Many scholars of urban life agree that cities are at the frontlines of many difficult economic and social issues, ranging from income inequality and transportation woes to a lack of affordable housing and declining democratic participation. The great appeal of the city-as-platform is that it can begin to offer some fresh and imaginative approaches for ameliorating such problems, or even change the terms of engagement so that new fields of possibility can be opened. Digital technologies are not a panacea by any means, but at a time of intense political polarization and economic challenge, civic networks that emulate the open-source ethic and practice are extremely attractive. More than a niche solution or easy talking point, they offer the mid-term possibility of transformative system change without necessarily hitting ideological tripwires or inducing political paralysis. After all, who can object to the idea of bringing more people into the process of city management and enhancing civic deliberation, transparency and democracy?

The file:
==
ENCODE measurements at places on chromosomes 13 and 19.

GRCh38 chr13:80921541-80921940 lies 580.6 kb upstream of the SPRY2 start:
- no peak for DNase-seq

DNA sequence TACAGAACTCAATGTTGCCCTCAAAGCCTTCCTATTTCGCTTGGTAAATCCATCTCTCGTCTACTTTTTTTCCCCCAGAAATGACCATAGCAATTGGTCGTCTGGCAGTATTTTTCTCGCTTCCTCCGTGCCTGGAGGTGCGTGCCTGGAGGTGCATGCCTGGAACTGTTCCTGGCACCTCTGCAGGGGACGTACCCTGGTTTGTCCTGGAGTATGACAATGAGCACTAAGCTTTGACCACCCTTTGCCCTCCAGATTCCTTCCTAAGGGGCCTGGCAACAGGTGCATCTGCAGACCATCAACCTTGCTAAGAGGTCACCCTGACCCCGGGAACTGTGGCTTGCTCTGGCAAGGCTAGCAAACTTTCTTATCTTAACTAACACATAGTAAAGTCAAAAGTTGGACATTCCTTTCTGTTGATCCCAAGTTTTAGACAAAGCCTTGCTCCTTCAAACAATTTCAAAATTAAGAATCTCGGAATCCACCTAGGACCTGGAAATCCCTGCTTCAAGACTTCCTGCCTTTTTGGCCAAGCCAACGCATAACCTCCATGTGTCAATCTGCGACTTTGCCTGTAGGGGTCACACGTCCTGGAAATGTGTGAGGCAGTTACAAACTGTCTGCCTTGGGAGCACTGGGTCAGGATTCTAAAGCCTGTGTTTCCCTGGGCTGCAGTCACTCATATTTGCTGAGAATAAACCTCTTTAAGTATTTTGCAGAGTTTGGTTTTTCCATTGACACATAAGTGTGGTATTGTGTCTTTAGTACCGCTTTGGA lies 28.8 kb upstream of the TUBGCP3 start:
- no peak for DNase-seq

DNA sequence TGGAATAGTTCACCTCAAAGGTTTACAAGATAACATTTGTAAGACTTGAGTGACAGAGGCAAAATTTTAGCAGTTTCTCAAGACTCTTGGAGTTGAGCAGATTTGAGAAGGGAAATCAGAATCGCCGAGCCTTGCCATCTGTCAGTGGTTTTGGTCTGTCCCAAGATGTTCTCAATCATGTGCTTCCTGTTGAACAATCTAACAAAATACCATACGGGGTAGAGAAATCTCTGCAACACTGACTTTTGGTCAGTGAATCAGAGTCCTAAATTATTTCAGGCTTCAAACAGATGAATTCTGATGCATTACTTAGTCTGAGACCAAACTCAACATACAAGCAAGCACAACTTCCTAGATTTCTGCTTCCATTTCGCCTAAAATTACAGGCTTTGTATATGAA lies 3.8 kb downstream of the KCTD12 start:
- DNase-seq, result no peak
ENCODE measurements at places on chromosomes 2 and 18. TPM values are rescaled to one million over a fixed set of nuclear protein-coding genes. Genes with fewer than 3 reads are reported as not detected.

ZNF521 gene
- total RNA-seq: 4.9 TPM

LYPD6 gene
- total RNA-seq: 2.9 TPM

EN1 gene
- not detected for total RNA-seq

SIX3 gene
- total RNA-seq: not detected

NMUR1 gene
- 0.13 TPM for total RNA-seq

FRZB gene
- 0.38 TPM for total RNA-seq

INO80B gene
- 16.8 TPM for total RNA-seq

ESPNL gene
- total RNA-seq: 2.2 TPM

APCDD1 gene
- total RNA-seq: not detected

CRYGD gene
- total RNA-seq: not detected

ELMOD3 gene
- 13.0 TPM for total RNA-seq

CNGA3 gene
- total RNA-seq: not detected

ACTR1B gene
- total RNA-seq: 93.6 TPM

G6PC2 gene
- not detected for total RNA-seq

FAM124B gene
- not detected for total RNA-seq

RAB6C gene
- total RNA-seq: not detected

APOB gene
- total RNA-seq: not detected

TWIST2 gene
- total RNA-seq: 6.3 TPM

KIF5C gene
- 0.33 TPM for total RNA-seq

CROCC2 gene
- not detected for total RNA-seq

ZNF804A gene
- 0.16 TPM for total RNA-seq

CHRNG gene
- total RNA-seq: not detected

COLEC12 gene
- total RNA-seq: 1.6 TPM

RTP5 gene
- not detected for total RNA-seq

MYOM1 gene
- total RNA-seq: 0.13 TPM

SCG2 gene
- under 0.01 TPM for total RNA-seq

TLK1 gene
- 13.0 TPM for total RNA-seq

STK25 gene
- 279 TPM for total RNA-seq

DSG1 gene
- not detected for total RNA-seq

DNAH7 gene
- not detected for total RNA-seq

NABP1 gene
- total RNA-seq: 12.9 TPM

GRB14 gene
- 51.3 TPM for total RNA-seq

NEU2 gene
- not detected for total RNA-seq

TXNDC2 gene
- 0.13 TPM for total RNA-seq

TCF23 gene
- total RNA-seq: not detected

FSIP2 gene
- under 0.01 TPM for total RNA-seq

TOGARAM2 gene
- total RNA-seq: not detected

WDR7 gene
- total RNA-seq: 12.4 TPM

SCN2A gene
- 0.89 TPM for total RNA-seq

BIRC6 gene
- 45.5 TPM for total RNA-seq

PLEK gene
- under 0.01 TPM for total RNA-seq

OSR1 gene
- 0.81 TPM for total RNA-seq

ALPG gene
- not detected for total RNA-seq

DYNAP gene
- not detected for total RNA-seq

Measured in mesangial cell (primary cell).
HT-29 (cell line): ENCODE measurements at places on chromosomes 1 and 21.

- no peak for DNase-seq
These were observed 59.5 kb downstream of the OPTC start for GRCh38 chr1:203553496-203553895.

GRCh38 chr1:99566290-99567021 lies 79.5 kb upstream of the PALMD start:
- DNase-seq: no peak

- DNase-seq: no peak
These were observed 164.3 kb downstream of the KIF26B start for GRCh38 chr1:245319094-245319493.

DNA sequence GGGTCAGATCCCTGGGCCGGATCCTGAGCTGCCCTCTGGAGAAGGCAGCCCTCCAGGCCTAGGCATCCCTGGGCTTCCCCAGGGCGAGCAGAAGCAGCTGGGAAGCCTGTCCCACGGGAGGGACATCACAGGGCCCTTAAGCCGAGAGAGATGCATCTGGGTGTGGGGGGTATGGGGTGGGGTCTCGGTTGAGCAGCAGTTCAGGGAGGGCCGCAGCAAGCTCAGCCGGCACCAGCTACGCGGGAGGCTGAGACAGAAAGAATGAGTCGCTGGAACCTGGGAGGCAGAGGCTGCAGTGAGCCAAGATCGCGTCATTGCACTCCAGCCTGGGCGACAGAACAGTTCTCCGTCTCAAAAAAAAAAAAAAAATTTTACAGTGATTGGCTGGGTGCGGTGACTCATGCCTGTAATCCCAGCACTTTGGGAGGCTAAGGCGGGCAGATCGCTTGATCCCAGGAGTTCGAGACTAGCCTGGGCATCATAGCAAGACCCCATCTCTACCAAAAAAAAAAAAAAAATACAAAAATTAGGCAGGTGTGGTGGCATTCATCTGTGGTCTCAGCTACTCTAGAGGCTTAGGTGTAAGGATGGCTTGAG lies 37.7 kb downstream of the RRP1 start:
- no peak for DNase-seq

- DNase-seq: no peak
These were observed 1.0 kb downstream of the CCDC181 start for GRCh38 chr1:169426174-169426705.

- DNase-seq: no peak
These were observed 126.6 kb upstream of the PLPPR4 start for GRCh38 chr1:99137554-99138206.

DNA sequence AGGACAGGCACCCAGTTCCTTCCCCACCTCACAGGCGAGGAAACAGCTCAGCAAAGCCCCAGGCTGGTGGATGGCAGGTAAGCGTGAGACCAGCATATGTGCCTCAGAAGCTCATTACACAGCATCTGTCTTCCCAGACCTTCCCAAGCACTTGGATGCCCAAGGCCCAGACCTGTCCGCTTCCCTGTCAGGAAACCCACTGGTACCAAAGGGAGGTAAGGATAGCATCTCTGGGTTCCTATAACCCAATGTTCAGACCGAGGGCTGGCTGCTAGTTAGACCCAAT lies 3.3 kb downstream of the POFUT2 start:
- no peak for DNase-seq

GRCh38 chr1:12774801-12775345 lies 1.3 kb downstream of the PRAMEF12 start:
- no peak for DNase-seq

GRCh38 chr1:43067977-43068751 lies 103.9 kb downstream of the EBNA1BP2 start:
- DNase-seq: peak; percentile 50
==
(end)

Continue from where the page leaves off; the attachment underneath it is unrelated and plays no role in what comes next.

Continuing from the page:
Of course, reconceptualizing cities as platforms is not easily achieved, and it remains potentially disruptive, at least in the short term, because it challenges some deeply entrenched systems and norms about how cities can and should be run. Yet the shift to open civic networks is also potentially liberating. The intelligence, imagination and commitment of an entire city can be brought to bear on problems; reliance on political elites and government experts does not go away, but it is certainly tempered by new feedback loops and opportunities for participation. Figuring out the new archetypes for civic governance and management, and nourishing a participatory civic culture that empowers citizens in meaningful ways, will not happen overnight. But the stories told during this conference offer some genuine cause for optimism.